It may go down in history as one of the best TV ads during Super Bowl Sunday 2014, but for producer and co-writer Raj Suri, his “Doritos Time Machine” commercial is proof that ingenuity, even on a shoestring budget, can trump high-end Hollywood productions any day.
“People spend millions of dollars to do what we did and we did it for $300,” said Suri.
For months, Suri spent his nights and days flipping between tortilla and computer chips. The moonlighting filmmaker is a genuine computer scientist who works as a system analyst at Intel’s Technology Manufacturing Group in Ocotillo, Ariz, where he helps produce cutting edge transistors that go into computer brain chips, including Intel Core processors for laptops and Intel Atom processors for tablets.
Between the free location, talent, and crew that had top notch gear used to create the TV commercial, Suri said that he had to pay for an LA actor’s gas and food, and the rest of his budget went to cover the costs of a few props, wardrobe, and more gas and food for the crew. Even the centerpiece cost little to nothing, but the old cardboard box time machine was brought to life through humorous, reality suspending storytelling that connected with all ages.
In the contest-winning ad, a boy named Jimmy convinces a Doritos-eating Mr. Smith to try his makeshift time machine, a contraption that the boy claims is powered by the tortilla chips. Mr. Smith willingly trades his bag of chips for a trip through time in the cardboard box. From outside, Jimmy shakes the box using his feet while he enjoys the rest of Mr. Smith’s Doritos. An older man scurries toward the box to shoo Jimmy off his lawn just as Mr. Smith emerges from the time machine. Mr Smith mistakes the man for an older Jimmy, believing he’s now decades into the future.
“The basic idea came from our director Ryan Andersen’s 6-year-old son named Gavin, who is the little boy in the ad,” said Suri, who pointed out that even the dog that appears in the ad belongs to Gavin.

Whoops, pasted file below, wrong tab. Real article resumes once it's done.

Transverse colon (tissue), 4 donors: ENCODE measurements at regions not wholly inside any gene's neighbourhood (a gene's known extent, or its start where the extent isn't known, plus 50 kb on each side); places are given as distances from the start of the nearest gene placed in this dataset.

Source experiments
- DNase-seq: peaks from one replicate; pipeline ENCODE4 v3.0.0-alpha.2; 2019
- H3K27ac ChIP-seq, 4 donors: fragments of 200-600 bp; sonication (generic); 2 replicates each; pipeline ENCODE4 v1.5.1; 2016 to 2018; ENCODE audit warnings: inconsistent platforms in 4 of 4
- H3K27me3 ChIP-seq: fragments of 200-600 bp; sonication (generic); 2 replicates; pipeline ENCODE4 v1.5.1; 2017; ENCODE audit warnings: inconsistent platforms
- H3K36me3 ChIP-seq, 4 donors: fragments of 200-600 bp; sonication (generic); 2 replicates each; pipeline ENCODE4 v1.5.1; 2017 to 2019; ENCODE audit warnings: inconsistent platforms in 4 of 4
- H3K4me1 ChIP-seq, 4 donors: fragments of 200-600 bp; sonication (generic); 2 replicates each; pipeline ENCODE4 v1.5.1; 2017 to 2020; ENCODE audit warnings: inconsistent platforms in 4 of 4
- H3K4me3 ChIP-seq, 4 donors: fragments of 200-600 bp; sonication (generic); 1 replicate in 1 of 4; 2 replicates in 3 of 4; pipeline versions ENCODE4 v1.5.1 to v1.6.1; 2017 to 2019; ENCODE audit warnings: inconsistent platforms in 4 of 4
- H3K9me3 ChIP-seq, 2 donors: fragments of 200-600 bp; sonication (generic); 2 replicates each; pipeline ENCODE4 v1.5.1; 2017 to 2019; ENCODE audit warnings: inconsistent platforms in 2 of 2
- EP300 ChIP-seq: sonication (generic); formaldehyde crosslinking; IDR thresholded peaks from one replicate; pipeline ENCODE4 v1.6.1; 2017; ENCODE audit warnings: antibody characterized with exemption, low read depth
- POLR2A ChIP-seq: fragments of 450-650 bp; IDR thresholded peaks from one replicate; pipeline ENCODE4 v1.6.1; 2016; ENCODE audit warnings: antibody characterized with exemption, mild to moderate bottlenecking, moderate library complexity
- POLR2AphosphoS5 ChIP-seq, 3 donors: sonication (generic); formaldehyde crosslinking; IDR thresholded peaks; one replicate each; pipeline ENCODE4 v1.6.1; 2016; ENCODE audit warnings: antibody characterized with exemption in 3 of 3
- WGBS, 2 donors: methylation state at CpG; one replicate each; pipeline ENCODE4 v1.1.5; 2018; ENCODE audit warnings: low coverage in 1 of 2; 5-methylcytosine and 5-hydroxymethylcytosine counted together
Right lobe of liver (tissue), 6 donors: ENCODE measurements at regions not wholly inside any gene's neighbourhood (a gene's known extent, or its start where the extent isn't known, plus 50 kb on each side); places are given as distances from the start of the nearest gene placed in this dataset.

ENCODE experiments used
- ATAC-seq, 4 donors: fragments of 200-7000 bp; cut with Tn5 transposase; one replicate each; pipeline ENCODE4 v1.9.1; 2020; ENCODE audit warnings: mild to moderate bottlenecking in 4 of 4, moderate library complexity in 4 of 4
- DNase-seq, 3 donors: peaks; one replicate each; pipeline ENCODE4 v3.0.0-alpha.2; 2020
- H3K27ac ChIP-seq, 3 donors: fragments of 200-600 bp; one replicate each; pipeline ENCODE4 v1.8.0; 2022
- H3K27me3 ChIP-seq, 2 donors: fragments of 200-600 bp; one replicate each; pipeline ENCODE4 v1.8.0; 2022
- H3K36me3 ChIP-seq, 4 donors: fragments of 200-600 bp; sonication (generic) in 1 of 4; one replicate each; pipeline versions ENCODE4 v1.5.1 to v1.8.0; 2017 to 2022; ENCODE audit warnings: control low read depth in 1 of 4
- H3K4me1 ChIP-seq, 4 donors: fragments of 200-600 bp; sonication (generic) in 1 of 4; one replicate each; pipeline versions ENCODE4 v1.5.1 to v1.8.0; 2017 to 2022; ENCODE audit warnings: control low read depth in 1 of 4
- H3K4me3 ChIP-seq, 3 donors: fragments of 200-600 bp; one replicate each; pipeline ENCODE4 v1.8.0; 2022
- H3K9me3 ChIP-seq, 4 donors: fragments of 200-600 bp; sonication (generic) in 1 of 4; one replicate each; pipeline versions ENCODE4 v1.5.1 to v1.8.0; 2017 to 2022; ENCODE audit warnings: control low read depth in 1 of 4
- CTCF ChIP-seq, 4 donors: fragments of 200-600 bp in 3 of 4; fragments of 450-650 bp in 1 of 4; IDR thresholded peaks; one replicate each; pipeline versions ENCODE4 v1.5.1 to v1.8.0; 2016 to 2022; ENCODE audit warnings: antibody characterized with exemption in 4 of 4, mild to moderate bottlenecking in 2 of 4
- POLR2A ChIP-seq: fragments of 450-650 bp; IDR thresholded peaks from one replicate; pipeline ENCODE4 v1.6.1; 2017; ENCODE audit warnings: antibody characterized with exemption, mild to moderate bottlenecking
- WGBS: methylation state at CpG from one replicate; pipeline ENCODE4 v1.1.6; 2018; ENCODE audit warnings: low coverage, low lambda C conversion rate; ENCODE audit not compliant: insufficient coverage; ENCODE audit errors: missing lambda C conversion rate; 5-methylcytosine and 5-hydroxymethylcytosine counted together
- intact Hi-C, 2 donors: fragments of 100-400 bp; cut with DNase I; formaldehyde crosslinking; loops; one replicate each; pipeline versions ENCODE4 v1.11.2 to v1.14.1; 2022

After seeing the movie ‘Back to the Future,’ Gavin kept asking his dad to build a time machine. That sparked Suri to grab his laptop, open Microsoft Word and begin drafting a script.
The commercial was shot in 8 hours using a Black Magic Cinema camera and edited in 80 hours using Final Cut Pro on a Mac. When it was finished, Suri turned to his computer again and started spreading the word fast. He knew that if enough people saw the 30-second spot, they’d find it irresistible and from there he could attract enough votes to win the million dollar prize.
“I wouldn’t be an Intel engineer unless I used Excel somehow,” he said, “so I used Excel to create a matrix of the different markets we were going to approach to promote.”
“I used Tweetdeck in Chrome to manage my personal twitter and the @DoritosTimeMach accounts,” he said.“Everyone who shared our commercial got a response and a follow. We made sure we engaged.”
The most notable tweets were from Senator John McCain, Chaz Bono, and Frank Beamer, the head coach of the Virginia Tech football team.
This was Suri’s fourth consecutive year competing in the Doritos user generated video competition. None of his attempts cost more than $800 to create. Even if “Time Machine” was one of the cheapest ads he has created for the competition, it was that one that went on to be viewed by more than 110 million people worldwide during the Denver Broncos and Seattle Seahawks game.
Suri and his teammate Anderson were invited by Doritos to attend the big game and that’s where they learned that their commercial won, after pre-Super Bowl online voting determined that it beating out 5,400 entries from 30 nations fighting for a million dollar prize sponsored by Doritos.
“Doritos had us all in a skybox at the stadium with marketing and advertising execs,” recalled Suri. When the Doritos ad aired in the first commercial break, he started jumping and screaming.
“Ryan, who is a single dad and a ‘starving artist,’ was crying,” said Suri. “No, I didn’t cry. I’ll just say that I had something in my eye. It was just a really special moment.”
After the game, the two of them immediately hit the road to tell their story on TV, Radio and to newspaper journalists.
Looking back, Suri said what he learned most was how to get people enrolled in an idea and rally around it.
“We wanted everyone who watched the ad online before the Super Bowl to be part of the team, not just to buy the product, but to be part of our team, and vote for us and the ad,” he said. “We made sure we took people along on the ride with us.”
If he were to do it again, he’d find a way to share social media.
“We needed a better way to make sure that pics or posts got on all of our Facebook, Twitter and Instagram accounts. We didn’t really have a good solution this time around.”
What is he and Anderson going to do with the million dollar prize money? Most likely pay it forward.